Now, despite what happened next to me in this story, the truth is the best lawyers are creative. Think Thurgood Marshall and Brown v. Board of Education. He saw the possibilities in the law where none yet existed and pushed forward to change the lives of every non-white, non-male American forever. (Yes, Virginia, the African American civil rights movement made the Women’s Movement Possible. And now the push for Gay Rights. We owe it all to Thurgood.)

Anyway, I wrote my memo, explaining the existing state of the law and then explaining how Newly Minted Partner and Mentor Male Senior Partner could draft a new pleading, using the Sex Discrimination Law creatively for an Age Discrimination client. If it had been a law school exam, I would have had an A plus plus. I finished, after a nearly all nighter, handed over the thirty page extravaganza, and went home to sleep the sleep of the Righteous. My then husband, Ph.D. in English in hand, had read my magnum opus and congratulated me on my writing and my presentation. Even he, a non-lawyer, got it.

TWO WEEKS LATER:

I know it was the end of February. I like to think maybe it was leap year and the 29th, so it is a day not often to be repeated. But I am not sure. I was summoned to the Ninth Floor to the office of Newly Minted Partner where I expected to receive congratulations on my work. For not every one of us spiffy little J.D.’s can see how the law can be pushed and molded and prodded to the next level of social change. And no one had ever said I couldn’t research and write with the best of them. Until that day.

She was one of those enviably thin women whose suit skirts never had to be fastened with a safety pin. (True confessions. All that sitting at a desk and Firm Luncheons had taken its toll on me.) She had the short, professional haircut we all thought was required in the eighties, and she had the most highly polished French manicure I had ever seen. She was certainly a woman in charge of her life and highly successful in a world and time where women did not succeed. She’d sacrificed marriage and children to her success, but I assumed it was a choice she happily made.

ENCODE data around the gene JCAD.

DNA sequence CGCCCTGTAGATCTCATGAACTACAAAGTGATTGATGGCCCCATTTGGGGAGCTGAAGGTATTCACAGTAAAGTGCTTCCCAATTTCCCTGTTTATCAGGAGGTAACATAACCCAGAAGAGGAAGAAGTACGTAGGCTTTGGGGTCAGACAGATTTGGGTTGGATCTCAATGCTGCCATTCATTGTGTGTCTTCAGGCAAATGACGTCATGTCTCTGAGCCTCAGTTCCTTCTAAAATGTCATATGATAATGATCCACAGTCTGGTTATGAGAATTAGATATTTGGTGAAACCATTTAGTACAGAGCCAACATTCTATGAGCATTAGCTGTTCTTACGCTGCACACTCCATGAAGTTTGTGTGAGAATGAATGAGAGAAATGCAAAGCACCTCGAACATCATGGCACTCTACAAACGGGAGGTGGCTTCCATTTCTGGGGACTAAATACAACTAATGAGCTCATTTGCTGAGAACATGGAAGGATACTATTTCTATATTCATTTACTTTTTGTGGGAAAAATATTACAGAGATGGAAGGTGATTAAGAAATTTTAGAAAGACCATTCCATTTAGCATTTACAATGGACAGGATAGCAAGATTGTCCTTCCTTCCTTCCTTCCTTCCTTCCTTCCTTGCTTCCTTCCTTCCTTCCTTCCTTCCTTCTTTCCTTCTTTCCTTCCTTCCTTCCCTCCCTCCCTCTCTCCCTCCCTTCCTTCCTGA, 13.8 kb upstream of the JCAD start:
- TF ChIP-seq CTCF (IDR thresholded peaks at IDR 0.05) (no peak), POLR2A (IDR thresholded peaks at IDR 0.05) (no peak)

I admired her as a sort of Legal Rock Star. And I had put my everything into her work. And she spent the next forty-five minutes telling me what a Worthless piece of Human Trash I was. About three minutes into the diatribe, delivered in the low professional tones you would associate with someone of her standing, I realized that she hated me, my work, and the creative solution I’d given her. Rather than seeing the beauty of my striving, she pronounced me an ignoramus for not coming to her on Day Three of the project and telling her the law was not on their side. (Something I had assumed was obvious from the beginning since they were the victims of Summary Judgment.)

Newly Minted Partner wore hats. Even now, it is rare to see a professional woman in a hat. Especially a red hat. As the diatribe continued, I fixed my eyes on the stryofoam head behind her desk that held her hat and pictured my head there in the morning, eyes glassy in what she would have considered my well-deserved death. The whole idea was so ludicrous, I wanted to laugh out loud. But I’m sure Newly Minted Partner would not have taken it well.

Her parting shot, as she released me from the hell of her office, was “We couldn’t bill the client for your work!” The ultimate disgrace for a Big Firm baby lawyer.

I went home and cried all night. My then-husband tried to comfort me, reminding me over and over how unreasonable she had been. But she looked so wise and knowing behind that Big Firm desk under the guise of Big Firm Partnership, I forgot who I was. And I let her bully and humiliate me. And then I eventually fled to the other side of the world, away from everything familiar, cutting a swath through the center of my life, in an effort to escape my own incompetence. Except, I wasn’t incompetent. And I had nothing to escape. But I was a long way from discovering that fact in the first autumn of my daughter’s life.

So, as I began to come back to myself in the mild California January, I blamed myself for being creative – the very thing I was born to be.

Below:  Richmond in Winter.